Toadlet Migration 2015

The Sub-adult Western toad migration in Ryder Lake is wrapping up for 2015.  These tiny toads started migrating on June 22 this year which is the earliest migration since the Fraser Valley Conservancy (FVC) started monitoring this population in 2008.  Local landowners also indicated that this is the earliest that the toads have started migrating (to their recollection).  The Western toads took advantage of the warm weather to develop quickly from eggs to tadpoles to sub-adult toads (affectionately called “toadlets”).

Western toad tadpoles developing in Hornby Lake.

Western toad tadpoles developing in Hornby Lake. Some are developing legs and getting ready to complete their metamorphosis.

Thousands of Western toad tadpoles gathering along the shore of the breeding pond.

Thousands of Western toad tadpoles gathering along the shore of the breeding pond.  Some have even completed their metamorphosis and are emerging on shore.

 

 

 

 

 

 

 

 

 

 

 

The Fraser Valley Conservancy (FVC) completed 9 road surveys monitoring the toadlet migration this year.  In 2014, 59 permanent survey plots were laid out every 50 meters along Ryder Lake, Elk View and Huston roads (in the vicinity of the breeding pond).  We monitored the same plots this year and will be able to compare the results between the years.  An initial review of the data shows that there were many fewer toads found per survey where the fencing and crossing structure was installed this year compared to the same locations last year. Further analysis of the data is required to accurately report on the migration and the resultant impact of the crossing structure.

We also used time-lapse photography to see how many toadlets were using the crossing structures.  Photographs were taken every minute in several survey sessions and show hundreds of toadlets making their way through the culverts.  We quickly analyzed 2 hours of data from June 25, 2015 and found over 3500 toadlets using one of the crossing structures (that’s an average of about 29 toads/minute)!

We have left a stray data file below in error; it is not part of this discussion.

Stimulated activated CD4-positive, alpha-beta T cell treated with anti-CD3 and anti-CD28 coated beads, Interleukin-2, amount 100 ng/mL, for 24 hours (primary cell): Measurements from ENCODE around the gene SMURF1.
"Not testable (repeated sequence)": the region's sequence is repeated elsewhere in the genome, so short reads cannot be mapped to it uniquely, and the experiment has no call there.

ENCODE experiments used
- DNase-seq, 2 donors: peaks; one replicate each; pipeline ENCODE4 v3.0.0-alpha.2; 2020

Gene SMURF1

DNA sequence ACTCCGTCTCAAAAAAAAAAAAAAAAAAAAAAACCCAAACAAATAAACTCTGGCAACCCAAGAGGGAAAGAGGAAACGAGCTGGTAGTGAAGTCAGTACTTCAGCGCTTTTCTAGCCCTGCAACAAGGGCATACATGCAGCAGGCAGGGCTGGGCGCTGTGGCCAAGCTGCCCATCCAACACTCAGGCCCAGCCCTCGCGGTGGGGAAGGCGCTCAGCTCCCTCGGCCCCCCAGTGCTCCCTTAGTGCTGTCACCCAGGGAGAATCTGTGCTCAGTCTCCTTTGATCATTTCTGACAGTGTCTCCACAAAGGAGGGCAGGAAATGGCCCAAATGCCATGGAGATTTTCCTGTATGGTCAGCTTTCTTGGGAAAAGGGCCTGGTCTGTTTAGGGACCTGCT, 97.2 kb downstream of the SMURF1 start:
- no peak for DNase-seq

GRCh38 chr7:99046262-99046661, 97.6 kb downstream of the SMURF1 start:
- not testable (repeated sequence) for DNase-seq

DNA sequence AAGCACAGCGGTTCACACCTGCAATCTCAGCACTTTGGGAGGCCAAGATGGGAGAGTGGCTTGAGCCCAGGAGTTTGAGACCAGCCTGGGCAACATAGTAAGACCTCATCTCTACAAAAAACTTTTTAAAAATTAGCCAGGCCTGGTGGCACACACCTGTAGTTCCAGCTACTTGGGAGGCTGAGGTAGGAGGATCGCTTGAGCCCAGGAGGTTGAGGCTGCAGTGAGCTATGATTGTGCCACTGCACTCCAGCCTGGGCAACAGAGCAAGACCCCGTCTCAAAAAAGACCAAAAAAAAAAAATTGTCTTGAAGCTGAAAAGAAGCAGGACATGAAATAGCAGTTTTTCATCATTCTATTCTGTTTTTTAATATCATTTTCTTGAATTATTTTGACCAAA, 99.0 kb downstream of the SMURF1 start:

Toadlets using the existing culvert to cross under the road.

Toadlets using the existing culvert to cross under the road.

A minute later... More toadlets using the crossing structure!

A minute later… More toadlets using the crossing structure!

 

 

 

 

 

 

 

 

 

 

The toadlets were also using the new crossing structure!  Can you spot the tiny toads amidst the rocks and leaves?

At least 43 toadlets using the new crossing structure!

There are at least 31 toadlets visible on their way safely to the other side of the road!

 

Tiny toads moving along the fence towards the crossing structure.

Tiny toads moving along the fence towards one of the crossing structures.

Environment Canada’s Habitat Stewardship Program funding has supported the FVC staff in their development and implementation of this project and have committed to continue to support our work in the years to come. We look forward to continuing to monitor the amphibians in the Ryder Lake community and will report further on the migration once we have had a chance to go over more of the data!